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Estimated Reading Time: 3 minutes, 55s.
Podcast Length: 26 minutes, 41s (link to play podcast at the bottom of post).
It’s one of life’s classic quandaries: what ultimately makes us happier, more time or more money?
Ashley Whillans’ research points firmly at time. Ashley is a behavior scientist and Harvard Business School professor who is fascinated by how time, money, and happiness influence each other. Her book, Time Smart, is a fantastic and concise read on this very topic. She’s also my guest on the podcast this week.
A central theme of the book looks at how we’re more likely to chase money with greater drive than we pursue having more time. This is for three simple reasons:
- Money is generally a necessity in our society.
- The prevailing narrative is that money and success are synonymous with one another.
- Psychologically, it’s easier for us to track money and feel satisfied when we have it. Having $500 in your bank account is objective and tangible—gaining three hours of time on a Saturday? Not so much.
This is why we give up our time more readily than we give up our money. But this loss of time comes at a cost, and Ashley argues that it’s critical for us to value our time to the same extent that we value our money. According to her research, people who even just say that they put time first report being happier, less stressed, and more satisfied with their social relationships. People who value time over money also tend to be more productive and creative because they take the time to build new relationships and recharge. These are concrete, positive outcomes that come with making time-first decisions.
Time Smart outlines a handful of valuable strategies for how we can start prioritizing time over money. I love that many of these tactics don’t cost anything, because it debunks the myth that only the wealthy can afford to put time first. These strategies fall into two categories: tactics to save us time, and tactics to buy our time back.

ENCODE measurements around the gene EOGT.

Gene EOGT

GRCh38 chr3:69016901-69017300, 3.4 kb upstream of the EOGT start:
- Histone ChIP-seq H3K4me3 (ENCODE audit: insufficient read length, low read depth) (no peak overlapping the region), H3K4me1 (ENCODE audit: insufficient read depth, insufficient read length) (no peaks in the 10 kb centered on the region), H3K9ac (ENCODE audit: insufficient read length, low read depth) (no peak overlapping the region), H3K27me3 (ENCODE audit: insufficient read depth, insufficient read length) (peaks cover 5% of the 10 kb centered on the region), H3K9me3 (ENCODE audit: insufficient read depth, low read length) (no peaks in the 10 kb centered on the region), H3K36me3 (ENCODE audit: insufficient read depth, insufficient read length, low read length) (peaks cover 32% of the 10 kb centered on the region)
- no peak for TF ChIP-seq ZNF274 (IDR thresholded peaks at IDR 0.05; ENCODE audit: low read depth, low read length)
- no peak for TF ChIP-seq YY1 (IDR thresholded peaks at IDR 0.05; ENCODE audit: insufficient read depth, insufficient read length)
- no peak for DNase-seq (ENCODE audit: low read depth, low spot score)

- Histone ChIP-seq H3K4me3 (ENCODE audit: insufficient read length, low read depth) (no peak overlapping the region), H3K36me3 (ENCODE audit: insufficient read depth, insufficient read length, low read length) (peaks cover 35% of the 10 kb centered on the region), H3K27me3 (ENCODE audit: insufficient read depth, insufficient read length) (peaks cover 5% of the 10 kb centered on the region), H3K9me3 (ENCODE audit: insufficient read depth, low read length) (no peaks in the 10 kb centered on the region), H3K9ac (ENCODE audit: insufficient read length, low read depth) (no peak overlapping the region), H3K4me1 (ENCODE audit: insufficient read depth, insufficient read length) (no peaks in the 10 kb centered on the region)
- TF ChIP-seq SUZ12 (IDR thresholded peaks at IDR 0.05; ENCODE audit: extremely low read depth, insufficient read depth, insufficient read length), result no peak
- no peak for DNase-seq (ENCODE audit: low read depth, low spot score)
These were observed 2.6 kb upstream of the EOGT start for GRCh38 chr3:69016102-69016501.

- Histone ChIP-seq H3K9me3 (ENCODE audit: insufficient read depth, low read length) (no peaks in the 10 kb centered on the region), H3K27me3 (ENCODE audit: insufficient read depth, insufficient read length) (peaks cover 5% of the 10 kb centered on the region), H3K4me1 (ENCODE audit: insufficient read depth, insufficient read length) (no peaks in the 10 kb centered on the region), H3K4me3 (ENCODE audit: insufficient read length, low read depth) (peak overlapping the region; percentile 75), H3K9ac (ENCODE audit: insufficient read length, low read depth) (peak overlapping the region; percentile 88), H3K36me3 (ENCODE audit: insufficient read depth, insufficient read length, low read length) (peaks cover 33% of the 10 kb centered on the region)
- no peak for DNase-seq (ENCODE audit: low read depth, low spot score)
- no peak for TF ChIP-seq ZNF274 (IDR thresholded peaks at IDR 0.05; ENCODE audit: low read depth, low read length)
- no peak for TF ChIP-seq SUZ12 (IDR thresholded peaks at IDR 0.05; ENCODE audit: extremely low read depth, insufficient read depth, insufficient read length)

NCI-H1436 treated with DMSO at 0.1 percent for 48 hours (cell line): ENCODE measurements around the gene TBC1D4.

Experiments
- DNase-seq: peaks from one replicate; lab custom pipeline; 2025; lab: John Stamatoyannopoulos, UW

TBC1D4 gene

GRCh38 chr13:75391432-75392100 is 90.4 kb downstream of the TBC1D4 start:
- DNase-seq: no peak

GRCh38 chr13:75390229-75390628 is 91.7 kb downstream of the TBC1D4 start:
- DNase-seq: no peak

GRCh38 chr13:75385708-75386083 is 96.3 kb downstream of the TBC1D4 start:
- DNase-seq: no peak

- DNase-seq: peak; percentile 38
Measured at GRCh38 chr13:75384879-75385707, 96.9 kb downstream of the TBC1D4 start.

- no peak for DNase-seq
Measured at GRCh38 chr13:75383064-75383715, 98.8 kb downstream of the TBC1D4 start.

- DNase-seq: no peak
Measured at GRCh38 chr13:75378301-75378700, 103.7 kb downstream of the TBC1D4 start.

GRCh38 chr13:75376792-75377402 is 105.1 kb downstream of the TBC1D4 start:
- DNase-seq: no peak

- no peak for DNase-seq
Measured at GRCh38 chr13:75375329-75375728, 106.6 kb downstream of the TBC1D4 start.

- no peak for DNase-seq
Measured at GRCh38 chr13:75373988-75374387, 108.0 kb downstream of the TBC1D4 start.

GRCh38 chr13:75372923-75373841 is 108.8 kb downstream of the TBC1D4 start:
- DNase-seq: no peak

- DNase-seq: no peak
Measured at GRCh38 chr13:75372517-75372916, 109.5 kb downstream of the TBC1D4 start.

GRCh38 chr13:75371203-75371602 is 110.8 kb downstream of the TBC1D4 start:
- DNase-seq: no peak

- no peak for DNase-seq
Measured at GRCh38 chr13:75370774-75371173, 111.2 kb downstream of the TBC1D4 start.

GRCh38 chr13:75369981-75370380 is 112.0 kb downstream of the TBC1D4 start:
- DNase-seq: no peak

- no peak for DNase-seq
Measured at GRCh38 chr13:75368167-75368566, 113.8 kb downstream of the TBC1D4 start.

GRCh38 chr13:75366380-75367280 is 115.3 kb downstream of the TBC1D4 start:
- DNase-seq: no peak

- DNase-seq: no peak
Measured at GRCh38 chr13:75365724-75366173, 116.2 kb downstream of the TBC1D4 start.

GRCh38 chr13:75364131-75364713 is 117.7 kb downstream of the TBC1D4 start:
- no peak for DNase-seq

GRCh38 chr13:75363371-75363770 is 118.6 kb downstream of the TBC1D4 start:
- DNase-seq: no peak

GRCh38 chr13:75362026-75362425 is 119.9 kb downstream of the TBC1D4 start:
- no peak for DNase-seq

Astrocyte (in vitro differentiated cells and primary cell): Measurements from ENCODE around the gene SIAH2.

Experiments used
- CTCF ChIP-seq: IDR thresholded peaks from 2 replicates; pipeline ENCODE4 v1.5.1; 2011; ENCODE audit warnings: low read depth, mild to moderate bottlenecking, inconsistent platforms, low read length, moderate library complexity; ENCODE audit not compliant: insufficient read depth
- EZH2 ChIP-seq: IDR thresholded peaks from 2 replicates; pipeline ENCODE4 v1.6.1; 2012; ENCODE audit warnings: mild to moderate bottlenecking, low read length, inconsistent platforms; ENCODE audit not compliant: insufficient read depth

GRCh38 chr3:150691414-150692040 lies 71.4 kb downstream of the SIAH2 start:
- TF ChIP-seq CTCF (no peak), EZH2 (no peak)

Tactics to save time are about tackling time traps head-on. Imagine pinging phone alerts and how they disrupt our moments of leisure. That technology pitfall shreds our valuable time into a thousand distracted fragments, which Ashley calls “time confetti.”
Time traps are also caused by the mere urgency effect, the phenomena that makes us prioritize things that are urgent but not important—checking your email non-stop rather than spending time with your family, for example.
To save yourself time, try:
- Scheduling Proactive Time. This is a chunk of time when you can focus on your most meaningful but not necessarily most urgent work. Spend 30 minutes at the start of each week scheduling in a pair of two-hour proactive time blocks. Take these blocks to completely unplug and hyperfocus on your important tasks.
- Focusing on small, everyday time-first decisions. Living your day more mindfully is one tactic to save time. Whenever we make the decision to clock out of work early, create a boundary between home and work (even in today’s day and age), or treat an upcoming weekend like a holiday, we are choosing whether to prioritize time or money. Reflect on your everyday decisions and pushback against the urge to check your email after hours versus spending time with family or friends.
Tactics to buy back time reframe the value we associate with time and happiness. Because money is a metric we all understand, Ashley conceptualized “Happiness Dollars” which attaches a concrete value to the happiness benefits that come from making time-first decisions. She calculated these values through various surveys where people reflected on their happiness level related to different activities.
- People who say they value time over money is equivalent to making $4,400 more each year.
- Outsourcing our most disliked task is equivalent to making $10,000 more each year.
- Socializing more than usual is shown to make us happier, which is equivalent to making $20-30,000 more each year.
Interestingly, one way to encourage people to spend money in order to save themselves time (i.e. hiring a virtual assistant) is to reframe it as a decision that benefits others. By delegating your work, you’re left with more time to spend with family or to volunteer in your community. Focusing on time is not a selfish act.
Like so much we talk about on the podcast and this blog, choosing to prioritize time over money boils down to mindfulness. As Ashley says, living a time-first life can lead to greater happiness and shape the overall quality of our lives—but we need to consciously decide to pursue that path.
Hope you enjoy the podcast!